Divided attention has become an explicit norm as people shift their focus back and forth between communication devices such as mobile phones and the present companions in the event there is a lull to strike a conversation. Fully present to each other, we tend to listen as well as developing the capacity to empathize, as observed by Turkle in her book Alone together: why we expect more from technology but less from the human being. In these days, we find ways around conversation and the current generation would rather communicate electronically rather than having striking a conversation on a one on one platform (Turkle, 150). This has not only resulted in poor communication skills but lack of total knowledge of expression to the current generation. Throughout this book, Reclaiming Conversation Turkle cites disturbing statistics, which is eye-catching: it is found that average American adults will check their phones after every six minutes; this is alongside the teenagers who send an average of one hundred texts in a day (Turkle, 21). The most common and more insidious is that online communication makes human being to feel more in charge of the time as well as self-presentation than conversing to one another. Thus, the assumption of the technology in communication presents an opportunity to edit what we want to say. Turkle begins as he attests that she did not see even a television until late in 1950 when she was a freshman in high school when she and the father watched in a store window, a shadowy, black and white images in an electronic device. Before that, she had spent her life interacting with books, newspapers, people, and nature. Today, no one graduate from the college knows a world that does not have computers, television, communication devices, and robots of varying sophistication.
Reclaiming Conversation is thus a chance to step back for a moment whole reconsidering the enormity as well as the pervasiveness of the change within the technological platform we now enjoy. In a twist of events, our cell phones, and the devices designated to help us in communication is doing just an exact opposite because they impair our ability to connect with others on an emotional level. In the first two chapters, Tukle employs a quote from David Thoreaus Walden in structuring her argument. Thoreau wrote, I had three chairs, one for solitude, the second and the third were for friendship and society respectively. Turkle explains her argument that just as Thoreau needed the three symbolic chairs, we also need the same social structure to help us communicate effectively (Turkle, 22). However, the cell phones are directly damaging our capacity and effects to for an engaged conversation, she suggests, and our ability for friendship and social connection is at stake. In the first chapter, Turkle deposes that dates are significant, texting emerge in the mid -the 1990s, and the interactive web 2.0 came at the turn of the century. Facebook was launched in 2004 within twitter coming into existence in (2006 Turkle, 22). This, therefore, translates that an individual aged thirty and slightly over thirty, have so far lived most of their lives in a world of constant and instant connectivity. This fact crucially suggests that the subsequent generation and the current approaching adulthood, has known no other world apart from the world full of technology.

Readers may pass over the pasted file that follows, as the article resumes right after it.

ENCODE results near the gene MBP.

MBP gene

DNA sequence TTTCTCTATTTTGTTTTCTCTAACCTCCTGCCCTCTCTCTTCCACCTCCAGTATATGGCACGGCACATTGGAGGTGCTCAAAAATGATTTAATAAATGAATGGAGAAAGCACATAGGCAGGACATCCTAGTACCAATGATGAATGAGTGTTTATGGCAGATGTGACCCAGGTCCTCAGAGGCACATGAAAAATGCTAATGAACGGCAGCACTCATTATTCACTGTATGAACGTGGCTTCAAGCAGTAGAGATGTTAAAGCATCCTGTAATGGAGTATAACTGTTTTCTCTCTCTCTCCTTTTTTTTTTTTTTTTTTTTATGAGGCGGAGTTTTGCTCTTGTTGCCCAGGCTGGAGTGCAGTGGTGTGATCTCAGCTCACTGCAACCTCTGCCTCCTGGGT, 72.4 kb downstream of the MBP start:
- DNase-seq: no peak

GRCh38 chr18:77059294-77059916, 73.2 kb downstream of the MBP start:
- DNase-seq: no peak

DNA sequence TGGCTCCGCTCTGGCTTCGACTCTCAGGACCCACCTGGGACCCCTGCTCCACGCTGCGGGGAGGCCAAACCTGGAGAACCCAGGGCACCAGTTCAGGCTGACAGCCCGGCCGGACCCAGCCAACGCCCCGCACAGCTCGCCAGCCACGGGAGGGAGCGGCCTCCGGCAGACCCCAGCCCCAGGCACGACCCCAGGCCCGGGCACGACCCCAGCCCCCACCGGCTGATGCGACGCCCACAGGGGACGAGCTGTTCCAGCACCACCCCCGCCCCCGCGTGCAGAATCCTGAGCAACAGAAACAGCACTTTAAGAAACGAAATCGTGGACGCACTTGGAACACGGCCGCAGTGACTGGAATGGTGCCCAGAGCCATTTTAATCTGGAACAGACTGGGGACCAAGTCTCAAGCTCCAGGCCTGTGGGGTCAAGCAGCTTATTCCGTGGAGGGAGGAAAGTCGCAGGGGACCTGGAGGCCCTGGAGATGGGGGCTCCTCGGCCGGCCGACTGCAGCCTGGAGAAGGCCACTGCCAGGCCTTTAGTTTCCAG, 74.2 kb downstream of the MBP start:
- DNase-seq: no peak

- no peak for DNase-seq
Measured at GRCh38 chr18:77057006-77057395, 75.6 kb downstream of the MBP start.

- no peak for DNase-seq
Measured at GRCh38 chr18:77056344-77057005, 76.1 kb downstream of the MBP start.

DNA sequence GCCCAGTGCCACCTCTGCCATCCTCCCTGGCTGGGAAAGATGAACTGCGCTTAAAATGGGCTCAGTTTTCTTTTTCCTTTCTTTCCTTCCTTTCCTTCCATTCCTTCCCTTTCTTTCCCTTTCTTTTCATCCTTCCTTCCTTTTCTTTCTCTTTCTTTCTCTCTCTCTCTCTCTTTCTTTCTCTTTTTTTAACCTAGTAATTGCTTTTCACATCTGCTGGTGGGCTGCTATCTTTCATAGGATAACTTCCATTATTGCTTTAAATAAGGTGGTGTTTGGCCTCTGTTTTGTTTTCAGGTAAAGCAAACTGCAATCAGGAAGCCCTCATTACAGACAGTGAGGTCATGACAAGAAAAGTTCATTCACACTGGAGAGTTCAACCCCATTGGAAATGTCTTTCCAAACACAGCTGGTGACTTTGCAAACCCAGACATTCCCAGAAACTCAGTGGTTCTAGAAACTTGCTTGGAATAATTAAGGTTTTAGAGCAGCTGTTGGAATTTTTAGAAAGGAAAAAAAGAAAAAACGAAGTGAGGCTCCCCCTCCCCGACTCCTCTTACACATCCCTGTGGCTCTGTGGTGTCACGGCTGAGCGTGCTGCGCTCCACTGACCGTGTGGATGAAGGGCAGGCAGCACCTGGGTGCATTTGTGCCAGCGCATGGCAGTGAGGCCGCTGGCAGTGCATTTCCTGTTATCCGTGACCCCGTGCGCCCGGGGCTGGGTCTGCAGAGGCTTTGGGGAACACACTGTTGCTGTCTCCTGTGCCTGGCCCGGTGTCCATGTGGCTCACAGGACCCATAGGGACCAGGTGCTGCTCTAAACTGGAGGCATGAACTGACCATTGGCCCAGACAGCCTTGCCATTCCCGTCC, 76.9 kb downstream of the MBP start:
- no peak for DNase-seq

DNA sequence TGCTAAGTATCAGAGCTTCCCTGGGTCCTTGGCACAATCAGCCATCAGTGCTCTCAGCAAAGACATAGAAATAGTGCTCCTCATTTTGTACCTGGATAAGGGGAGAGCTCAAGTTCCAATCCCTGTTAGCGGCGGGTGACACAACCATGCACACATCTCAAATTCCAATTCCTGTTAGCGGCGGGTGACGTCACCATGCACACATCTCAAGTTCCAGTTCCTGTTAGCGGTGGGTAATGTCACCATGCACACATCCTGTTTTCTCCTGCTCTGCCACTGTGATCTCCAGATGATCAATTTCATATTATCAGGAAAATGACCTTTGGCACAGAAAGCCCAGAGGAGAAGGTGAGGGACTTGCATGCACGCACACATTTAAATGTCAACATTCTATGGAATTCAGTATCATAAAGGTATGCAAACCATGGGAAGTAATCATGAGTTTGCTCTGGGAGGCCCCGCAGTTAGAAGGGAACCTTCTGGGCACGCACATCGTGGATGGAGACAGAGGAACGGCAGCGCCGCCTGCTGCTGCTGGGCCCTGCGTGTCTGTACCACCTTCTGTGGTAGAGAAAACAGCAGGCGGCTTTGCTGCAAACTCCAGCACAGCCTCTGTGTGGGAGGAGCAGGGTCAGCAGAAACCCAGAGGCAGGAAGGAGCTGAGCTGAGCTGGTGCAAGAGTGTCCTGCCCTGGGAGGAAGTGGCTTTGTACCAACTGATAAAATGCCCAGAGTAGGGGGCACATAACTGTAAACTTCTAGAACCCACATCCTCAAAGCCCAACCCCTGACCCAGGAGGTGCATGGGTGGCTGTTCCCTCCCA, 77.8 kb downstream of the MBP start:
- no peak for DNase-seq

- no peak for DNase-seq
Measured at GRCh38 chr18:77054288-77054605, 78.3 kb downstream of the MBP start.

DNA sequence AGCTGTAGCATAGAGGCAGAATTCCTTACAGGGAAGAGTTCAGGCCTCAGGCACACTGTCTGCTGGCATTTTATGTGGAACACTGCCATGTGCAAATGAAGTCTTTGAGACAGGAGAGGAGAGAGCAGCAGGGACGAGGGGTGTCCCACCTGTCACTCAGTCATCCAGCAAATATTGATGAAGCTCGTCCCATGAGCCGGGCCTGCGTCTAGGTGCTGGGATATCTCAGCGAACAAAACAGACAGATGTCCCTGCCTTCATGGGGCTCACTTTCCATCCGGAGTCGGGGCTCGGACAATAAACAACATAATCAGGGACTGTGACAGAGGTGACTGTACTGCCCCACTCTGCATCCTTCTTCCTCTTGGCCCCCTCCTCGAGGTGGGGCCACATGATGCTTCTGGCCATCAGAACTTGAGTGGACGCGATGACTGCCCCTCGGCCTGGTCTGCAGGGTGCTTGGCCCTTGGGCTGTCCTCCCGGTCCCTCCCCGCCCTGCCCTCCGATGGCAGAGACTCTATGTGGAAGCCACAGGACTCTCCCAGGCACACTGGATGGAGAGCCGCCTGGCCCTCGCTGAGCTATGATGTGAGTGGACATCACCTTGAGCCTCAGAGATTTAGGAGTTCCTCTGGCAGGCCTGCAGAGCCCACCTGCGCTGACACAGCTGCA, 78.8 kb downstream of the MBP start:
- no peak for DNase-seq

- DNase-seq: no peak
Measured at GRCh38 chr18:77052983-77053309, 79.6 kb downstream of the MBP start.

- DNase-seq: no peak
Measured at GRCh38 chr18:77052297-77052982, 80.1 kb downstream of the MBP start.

The general thesis of Turkles argument in her book is that Human values, as well as humane activities, are threatened by electronic gadgets is thus accurate to her assertions. She explains how the real face-to-face conversation is rapidly vanishing like a mist on a bright morning. Her shock supposedly emerged from seeing an old woman who apparently had lost a child talking to a robot baby seal, which was designed to comfort her. She accepts that we have solved the problem of taking care of the old but created a problem at the same time because the real conversation has been exchanged with technology. Interestingly, children are driven into a form of autism by the use of phones (Turkle, 25). One typical study reveals that about 40% decline in the markers empathy among college population, most of it occurred within the last ten years. Indeed, most of her young interviewees find it an enormous challenge to project themselves into the mind of another. In their teen years, they realize that conversation is boring, inefficient, and quite challenging to maintain. Thus, they prefer texting even if they are within the same room. This has finally led to courtship freak show when the apps like tinder and teenager flicks are within a button tap. This has created the risk of conversation approach to be removed with the spectacle being the central theme of this book (Turkle, 26). In spite of all, Turkle remains optimistic that there is still time to make the corrections. When children are sent to camps, where there is no gadget, empathy, and conversations rejuvenate for few days. The book highlights detailed list of what we must do such as taking time to be quiet, being wary of our phones, creating sacred time for conversations as well as learning from arguments
Turkle, Sherry. Reclaiming Conversation: The Power of Talk in a Digital Age. , 2015. Internet resource.
Turkle, Sherry. Alone Together: Why We Expect More from Technology and Less from Each Other. S.I.: ReadHowYouWant, 2011. Print.
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